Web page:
HSBC’s share price took a knock in April when the bank announced it put its share buyback scheme on hold due to a dip in its liquidity position. The CET 1 ratio dropped by 1.7% to 14.1%, which is still a respectable level, but the bank felt it should use the cash to beef up its balance sheet. A combination of rising inflation, the war in Ukraine, and supply chain issues impacted the bank’s decision to press pause on the stock buy back programme. It was a short-term loss and a medium-term gain as the share price recouped those losses by late June. In the three-month period, pre-tax profit fell by 27% to $4.17 billion, but it smashed the $3.72 billion forecast. There were various reasons behind the fall in earnings; Covid-19 restrictions in Hong Kong, expected credit losses, and the sharp fall in global stock markets. Provisions for bad debts are common for banks these days because of the fragile economic climate, but the focus will be on whether the provisions continue to rise or plateau.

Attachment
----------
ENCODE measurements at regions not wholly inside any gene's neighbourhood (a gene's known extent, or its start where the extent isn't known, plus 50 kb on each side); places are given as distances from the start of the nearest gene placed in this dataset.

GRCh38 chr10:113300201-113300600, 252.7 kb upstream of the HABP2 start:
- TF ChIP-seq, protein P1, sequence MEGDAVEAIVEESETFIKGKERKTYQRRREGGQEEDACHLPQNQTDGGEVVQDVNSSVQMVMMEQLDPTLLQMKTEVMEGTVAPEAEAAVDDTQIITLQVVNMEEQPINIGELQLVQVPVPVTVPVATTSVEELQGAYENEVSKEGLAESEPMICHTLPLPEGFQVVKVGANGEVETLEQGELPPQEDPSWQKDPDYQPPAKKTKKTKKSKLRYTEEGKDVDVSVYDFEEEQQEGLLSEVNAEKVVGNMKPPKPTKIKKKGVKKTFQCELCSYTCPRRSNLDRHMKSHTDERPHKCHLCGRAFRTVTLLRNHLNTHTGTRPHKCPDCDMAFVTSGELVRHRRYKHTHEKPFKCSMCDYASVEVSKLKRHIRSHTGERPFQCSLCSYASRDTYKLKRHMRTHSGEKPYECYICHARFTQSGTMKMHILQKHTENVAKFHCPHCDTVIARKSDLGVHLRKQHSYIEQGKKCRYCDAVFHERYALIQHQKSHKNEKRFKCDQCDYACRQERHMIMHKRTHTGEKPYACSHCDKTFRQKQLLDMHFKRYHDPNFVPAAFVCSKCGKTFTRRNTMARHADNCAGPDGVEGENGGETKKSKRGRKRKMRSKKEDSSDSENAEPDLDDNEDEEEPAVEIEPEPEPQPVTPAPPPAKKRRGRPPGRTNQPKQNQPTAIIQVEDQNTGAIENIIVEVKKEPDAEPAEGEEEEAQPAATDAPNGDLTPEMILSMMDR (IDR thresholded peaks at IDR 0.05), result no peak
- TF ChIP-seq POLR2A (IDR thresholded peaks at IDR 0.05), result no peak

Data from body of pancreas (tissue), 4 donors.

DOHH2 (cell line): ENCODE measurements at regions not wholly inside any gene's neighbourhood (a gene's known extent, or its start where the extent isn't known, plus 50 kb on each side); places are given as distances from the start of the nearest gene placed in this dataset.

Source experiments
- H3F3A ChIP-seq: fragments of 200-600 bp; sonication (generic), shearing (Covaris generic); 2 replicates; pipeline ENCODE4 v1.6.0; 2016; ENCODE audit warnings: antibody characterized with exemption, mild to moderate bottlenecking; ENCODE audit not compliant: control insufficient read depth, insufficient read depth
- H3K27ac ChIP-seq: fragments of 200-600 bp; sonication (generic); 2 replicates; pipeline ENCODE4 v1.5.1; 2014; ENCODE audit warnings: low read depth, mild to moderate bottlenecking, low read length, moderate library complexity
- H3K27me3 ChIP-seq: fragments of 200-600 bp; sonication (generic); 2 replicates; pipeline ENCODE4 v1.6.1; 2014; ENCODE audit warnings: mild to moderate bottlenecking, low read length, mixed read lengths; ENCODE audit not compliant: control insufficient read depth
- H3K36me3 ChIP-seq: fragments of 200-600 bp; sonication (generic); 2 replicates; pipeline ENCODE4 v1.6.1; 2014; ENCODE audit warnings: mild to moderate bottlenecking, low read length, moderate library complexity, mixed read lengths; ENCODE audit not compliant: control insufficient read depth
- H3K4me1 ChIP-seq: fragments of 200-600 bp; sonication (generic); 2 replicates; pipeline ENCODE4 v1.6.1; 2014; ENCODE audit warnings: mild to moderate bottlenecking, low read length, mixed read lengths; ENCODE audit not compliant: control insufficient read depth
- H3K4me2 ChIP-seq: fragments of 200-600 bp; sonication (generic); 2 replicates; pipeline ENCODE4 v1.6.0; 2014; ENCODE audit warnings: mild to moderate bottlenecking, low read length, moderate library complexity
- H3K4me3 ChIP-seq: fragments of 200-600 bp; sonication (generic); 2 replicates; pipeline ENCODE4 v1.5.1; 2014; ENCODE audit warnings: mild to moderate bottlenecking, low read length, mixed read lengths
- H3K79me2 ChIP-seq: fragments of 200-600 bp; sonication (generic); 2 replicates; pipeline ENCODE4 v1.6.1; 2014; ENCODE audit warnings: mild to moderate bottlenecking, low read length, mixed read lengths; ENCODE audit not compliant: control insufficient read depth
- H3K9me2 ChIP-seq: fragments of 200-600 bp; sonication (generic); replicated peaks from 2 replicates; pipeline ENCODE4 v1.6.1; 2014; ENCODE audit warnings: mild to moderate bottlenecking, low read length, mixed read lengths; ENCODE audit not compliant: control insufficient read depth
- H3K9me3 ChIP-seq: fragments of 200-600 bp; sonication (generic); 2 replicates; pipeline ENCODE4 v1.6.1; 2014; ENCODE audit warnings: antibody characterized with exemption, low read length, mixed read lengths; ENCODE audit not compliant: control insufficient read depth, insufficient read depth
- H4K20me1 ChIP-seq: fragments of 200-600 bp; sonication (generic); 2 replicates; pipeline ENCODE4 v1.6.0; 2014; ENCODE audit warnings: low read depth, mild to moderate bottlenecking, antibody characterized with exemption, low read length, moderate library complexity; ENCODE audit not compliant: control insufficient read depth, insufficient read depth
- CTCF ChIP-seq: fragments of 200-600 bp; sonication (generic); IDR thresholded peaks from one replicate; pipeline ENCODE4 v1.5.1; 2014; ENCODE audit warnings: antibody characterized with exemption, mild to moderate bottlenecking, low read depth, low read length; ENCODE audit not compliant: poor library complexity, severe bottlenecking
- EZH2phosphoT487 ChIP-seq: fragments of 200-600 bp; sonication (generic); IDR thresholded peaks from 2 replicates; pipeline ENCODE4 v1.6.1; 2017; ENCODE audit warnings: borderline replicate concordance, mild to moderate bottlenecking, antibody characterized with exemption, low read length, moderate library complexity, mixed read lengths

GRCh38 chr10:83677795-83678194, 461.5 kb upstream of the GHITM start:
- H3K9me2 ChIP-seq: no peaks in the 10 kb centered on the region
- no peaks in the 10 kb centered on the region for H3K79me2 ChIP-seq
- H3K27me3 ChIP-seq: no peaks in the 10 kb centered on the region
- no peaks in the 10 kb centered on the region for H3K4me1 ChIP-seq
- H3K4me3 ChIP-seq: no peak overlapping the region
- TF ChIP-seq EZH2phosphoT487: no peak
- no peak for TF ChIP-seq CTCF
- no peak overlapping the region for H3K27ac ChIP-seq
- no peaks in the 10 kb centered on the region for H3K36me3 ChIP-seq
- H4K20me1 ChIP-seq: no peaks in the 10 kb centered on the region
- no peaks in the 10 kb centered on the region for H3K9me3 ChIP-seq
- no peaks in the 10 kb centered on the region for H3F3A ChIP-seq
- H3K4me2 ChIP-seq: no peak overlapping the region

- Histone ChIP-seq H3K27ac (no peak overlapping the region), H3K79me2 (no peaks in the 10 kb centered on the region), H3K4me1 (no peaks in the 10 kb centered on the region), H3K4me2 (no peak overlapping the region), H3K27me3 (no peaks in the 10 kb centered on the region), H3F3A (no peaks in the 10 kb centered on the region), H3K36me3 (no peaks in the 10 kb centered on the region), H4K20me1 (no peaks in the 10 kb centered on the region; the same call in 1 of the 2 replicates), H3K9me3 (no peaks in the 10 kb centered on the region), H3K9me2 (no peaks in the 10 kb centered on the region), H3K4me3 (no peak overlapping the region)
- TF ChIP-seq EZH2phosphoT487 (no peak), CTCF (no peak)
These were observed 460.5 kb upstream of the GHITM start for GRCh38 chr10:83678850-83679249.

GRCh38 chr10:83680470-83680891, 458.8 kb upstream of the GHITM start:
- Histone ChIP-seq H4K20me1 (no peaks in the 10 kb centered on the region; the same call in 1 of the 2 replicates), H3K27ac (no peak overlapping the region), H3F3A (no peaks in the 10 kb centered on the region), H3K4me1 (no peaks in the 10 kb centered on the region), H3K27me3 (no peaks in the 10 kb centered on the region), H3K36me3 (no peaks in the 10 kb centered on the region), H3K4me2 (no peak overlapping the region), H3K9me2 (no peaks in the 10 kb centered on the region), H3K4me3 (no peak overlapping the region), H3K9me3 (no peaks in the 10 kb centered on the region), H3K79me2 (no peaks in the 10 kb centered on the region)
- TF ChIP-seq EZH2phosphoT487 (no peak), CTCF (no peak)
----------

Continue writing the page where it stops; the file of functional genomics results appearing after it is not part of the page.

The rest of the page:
Net interest margin ticked up for the first time since 2020, and the net interest income increased by $500 million to $7 billion. It appears the rates hikes from the Bank of England are helping the bank’s lending division. Looking ahead to the first half numbers, traders will have high hopes for the net interest margin given the upward move in gilt yields. Banks usually see improved lending margins when interest rates are rising. Andrew Bailey, the BoE chief, said that a 0.5% rate hike is a possibility at the next meeting, and such a move should help lending profitability.
In early May, HSBC launched a $1 billion share buyback scheme. The news projected an image of optimism as the bank clearly feels it has bolstered its liquidity position sufficiently to justify such a generous return to its investors. The London-listed bank wants to keep shareholders sweet as the insurance company Ping An has called for its break-up.
HSBC’s share price has been trending higher since March, but the upward move is not exactly aggressive as the stock has not retested the peak of late June, which by the way, was a three-month high. While the stock holds above the 500p mark, the broad bullish trend should continue, a rally from here could see it target 555p, and if that level is cleared, it could bring 600p into play. On the other hand, a drop below 500p might put 472p on the radar.
HSBC will post its first half numbers on Monday 1 August.